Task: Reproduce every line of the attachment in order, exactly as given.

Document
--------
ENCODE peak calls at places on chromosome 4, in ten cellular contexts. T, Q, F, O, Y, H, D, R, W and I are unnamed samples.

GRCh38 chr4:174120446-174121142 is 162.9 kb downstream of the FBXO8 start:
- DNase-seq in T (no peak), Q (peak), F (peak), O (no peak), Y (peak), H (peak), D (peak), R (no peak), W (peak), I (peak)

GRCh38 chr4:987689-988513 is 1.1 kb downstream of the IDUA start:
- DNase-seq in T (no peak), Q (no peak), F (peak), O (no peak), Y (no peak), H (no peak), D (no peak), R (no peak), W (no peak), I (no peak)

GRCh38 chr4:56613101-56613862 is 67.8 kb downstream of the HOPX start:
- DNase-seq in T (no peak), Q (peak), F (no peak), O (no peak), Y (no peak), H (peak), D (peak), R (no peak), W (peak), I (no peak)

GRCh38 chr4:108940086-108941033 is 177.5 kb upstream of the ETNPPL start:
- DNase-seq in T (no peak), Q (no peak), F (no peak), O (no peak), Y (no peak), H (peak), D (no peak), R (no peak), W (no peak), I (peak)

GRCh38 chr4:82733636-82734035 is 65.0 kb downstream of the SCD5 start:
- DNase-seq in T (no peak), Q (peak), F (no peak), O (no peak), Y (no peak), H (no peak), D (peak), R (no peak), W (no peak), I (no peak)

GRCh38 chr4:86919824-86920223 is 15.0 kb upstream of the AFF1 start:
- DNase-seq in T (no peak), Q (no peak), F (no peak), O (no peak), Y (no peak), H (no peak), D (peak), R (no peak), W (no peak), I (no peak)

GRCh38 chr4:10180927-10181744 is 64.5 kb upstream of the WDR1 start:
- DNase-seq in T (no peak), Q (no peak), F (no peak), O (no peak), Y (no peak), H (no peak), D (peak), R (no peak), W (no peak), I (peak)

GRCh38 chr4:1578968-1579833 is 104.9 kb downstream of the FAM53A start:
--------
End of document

ENCODE peak calls at places on chromosome 4, in ten cellular contexts. T, Q, F, O, Y, H, D, R, W and I are unnamed samples.

GRCh38 chr4:174120446-174121142 is 162.9 kb downstream of the FBXO8 start:
- DNase-seq in T (no peak), Q (peak), F (peak), O (no peak), Y (peak), H (peak), D (peak), R (no peak), W (peak), I (peak)

GRCh38 chr4:987689-988513 is 1.1 kb downstream of the IDUA start:
- DNase-seq in T (no peak), Q (no peak), F (peak), O (no peak), Y (no peak), H (no peak), D (no peak), R (no peak), W (no peak), I (no peak)

GRCh38 chr4:56613101-56613862 is 67.8 kb downstream of the HOPX start:
- DNase-seq in T (no peak), Q (peak), F (no peak), O (no peak), Y (no peak), H (peak), D (peak), R (no peak), W (peak), I (no peak)

GRCh38 chr4:108940086-108941033 is 177.5 kb upstream of the ETNPPL start:
- DNase-seq in T (no peak), Q (no peak), F (no peak), O (no peak), Y (no peak), H (peak), D (no peak), R (no peak), W (no peak), I (peak)

GRCh38 chr4:82733636-82734035 is 65.0 kb downstream of the SCD5 start:
- DNase-seq in T (no peak), Q (peak), F (no peak), O (no peak), Y (no peak), H (no peak), D (peak), R (no peak), W (no peak), I (no peak)

GRCh38 chr4:86919824-86920223 is 15.0 kb upstream of the AFF1 start:
- DNase-seq in T (no peak), Q (no peak), F (no peak), O (no peak), Y (no peak), H (no peak), D (peak), R (no peak), W (no peak), I (no peak)

GRCh38 chr4:10180927-10181744 is 64.5 kb upstream of the WDR1 start:
- DNase-seq in T (no peak), Q (no peak), F (no peak), O (no peak), Y (no peak), H (no peak), D (peak), R (no peak), W (no peak), I (peak)

GRCh38 chr4:1578968-1579833 is 104.9 kb downstream of the FAM53A start: